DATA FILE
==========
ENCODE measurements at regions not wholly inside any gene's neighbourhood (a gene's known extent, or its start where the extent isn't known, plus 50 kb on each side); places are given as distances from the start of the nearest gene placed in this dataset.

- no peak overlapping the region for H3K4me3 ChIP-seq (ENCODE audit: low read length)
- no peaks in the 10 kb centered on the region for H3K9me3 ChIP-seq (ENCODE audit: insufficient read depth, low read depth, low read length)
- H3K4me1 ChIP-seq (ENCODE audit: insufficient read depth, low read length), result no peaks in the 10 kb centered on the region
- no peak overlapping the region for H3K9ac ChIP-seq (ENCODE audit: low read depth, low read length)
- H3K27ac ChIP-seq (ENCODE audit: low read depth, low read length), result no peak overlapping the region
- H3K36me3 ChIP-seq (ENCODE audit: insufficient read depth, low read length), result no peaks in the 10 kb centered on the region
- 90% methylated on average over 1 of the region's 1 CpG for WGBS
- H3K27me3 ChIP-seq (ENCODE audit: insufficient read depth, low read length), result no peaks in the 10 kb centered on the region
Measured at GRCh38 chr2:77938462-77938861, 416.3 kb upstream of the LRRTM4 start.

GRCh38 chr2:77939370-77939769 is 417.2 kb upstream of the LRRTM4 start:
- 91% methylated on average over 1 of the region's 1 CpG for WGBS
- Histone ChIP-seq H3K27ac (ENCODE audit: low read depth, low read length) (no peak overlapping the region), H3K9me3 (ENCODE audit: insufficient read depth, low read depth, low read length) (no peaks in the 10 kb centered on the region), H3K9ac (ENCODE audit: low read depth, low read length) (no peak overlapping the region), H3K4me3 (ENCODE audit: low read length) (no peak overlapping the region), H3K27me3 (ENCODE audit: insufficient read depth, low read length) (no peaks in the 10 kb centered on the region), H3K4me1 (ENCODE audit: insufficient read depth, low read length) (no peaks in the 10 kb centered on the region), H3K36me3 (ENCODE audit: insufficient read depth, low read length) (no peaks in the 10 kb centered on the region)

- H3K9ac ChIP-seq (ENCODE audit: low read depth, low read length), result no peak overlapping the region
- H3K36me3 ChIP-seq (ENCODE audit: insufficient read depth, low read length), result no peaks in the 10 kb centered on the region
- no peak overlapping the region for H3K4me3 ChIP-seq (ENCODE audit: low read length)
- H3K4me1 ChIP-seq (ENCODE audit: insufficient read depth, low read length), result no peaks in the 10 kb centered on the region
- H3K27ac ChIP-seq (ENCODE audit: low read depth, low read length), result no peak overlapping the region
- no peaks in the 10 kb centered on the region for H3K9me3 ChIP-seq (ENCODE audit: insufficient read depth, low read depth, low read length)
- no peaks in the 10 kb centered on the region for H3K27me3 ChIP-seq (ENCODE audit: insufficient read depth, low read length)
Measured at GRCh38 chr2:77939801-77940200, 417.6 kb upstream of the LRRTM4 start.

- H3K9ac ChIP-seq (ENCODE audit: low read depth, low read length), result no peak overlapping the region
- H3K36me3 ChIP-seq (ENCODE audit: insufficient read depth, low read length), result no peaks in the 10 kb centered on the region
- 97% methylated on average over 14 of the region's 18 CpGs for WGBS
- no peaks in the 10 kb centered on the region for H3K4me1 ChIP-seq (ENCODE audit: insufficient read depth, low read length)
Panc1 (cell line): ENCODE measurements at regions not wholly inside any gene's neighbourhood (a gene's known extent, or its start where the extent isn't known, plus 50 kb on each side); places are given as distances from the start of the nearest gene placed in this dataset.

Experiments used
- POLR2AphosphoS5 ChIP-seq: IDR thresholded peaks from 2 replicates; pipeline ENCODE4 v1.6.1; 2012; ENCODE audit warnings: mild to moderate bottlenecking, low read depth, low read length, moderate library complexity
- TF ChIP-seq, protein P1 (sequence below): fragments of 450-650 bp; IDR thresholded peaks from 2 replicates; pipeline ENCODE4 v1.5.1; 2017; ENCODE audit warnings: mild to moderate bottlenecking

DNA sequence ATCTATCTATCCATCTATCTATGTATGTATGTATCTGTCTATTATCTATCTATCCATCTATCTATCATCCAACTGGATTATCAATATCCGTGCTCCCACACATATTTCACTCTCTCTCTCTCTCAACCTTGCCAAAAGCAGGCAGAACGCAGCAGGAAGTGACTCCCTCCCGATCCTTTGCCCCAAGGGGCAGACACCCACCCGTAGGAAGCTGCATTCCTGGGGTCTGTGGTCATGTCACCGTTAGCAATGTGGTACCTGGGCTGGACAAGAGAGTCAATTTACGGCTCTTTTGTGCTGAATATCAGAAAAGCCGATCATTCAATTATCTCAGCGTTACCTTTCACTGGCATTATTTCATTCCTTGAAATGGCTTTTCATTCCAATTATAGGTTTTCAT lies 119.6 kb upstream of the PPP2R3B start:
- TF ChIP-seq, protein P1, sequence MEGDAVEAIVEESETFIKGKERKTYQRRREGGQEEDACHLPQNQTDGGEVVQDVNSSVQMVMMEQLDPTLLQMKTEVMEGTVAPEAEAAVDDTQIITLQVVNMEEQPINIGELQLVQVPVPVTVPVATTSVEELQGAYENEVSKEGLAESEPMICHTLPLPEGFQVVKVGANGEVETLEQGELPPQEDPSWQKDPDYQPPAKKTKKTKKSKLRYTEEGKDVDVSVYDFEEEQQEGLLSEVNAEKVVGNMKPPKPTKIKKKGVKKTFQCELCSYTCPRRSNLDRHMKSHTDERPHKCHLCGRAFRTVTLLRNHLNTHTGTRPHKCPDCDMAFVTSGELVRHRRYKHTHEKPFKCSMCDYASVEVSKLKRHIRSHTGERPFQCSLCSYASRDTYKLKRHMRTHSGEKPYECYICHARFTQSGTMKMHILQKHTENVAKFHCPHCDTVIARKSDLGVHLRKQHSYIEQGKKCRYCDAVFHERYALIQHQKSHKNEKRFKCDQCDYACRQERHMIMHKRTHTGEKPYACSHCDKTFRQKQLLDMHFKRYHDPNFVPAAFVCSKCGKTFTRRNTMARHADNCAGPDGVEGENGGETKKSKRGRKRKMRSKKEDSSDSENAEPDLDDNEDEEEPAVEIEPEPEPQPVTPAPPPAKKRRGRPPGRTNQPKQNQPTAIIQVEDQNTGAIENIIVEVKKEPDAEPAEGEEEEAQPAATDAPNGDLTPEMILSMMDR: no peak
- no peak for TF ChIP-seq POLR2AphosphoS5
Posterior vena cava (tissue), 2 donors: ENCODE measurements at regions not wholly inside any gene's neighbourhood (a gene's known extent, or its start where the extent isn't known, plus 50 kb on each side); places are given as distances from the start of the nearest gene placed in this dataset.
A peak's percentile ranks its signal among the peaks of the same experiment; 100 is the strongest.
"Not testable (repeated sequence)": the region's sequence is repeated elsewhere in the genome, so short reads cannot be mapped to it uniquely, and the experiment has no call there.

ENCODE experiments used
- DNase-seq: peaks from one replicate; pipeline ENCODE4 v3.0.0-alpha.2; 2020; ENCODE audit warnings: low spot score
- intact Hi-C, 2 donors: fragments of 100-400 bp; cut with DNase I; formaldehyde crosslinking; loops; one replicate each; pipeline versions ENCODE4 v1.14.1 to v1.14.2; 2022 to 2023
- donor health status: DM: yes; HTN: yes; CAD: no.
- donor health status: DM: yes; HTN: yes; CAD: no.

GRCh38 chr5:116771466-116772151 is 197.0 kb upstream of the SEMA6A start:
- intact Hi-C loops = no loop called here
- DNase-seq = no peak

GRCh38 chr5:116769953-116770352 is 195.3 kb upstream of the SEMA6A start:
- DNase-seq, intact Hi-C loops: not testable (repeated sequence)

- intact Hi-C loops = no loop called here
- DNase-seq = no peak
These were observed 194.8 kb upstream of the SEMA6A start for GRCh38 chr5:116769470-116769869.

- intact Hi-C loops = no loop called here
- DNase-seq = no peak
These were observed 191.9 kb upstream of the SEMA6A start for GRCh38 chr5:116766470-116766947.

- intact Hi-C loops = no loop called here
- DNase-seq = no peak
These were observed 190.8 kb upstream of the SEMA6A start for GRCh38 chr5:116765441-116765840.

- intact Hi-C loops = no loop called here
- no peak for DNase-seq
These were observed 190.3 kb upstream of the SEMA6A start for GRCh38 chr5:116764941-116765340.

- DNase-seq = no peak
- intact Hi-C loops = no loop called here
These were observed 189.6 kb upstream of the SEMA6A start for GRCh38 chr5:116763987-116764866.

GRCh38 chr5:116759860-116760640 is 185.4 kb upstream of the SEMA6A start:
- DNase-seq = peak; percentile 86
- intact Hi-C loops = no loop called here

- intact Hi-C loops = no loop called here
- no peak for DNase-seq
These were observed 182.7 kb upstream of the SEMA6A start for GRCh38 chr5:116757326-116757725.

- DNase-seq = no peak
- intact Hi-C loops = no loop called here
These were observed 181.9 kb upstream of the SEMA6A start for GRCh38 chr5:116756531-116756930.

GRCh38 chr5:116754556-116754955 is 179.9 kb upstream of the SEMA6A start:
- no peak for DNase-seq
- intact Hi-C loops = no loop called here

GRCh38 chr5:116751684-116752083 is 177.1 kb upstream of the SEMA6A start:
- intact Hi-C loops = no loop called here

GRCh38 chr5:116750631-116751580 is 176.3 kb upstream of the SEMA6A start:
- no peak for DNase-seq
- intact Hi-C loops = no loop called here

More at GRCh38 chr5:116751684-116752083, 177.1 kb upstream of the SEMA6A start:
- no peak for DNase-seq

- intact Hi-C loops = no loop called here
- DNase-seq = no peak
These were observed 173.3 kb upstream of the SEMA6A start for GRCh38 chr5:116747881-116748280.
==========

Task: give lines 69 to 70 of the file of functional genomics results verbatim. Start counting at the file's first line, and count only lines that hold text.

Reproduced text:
These were observed 181.9 kb upstream of the SEMA6A start for GRCh38 chr5:116756531-116756930.

GRCh38 chr5:116754556-116754955 is 179.9 kb upstream of the SEMA6A start: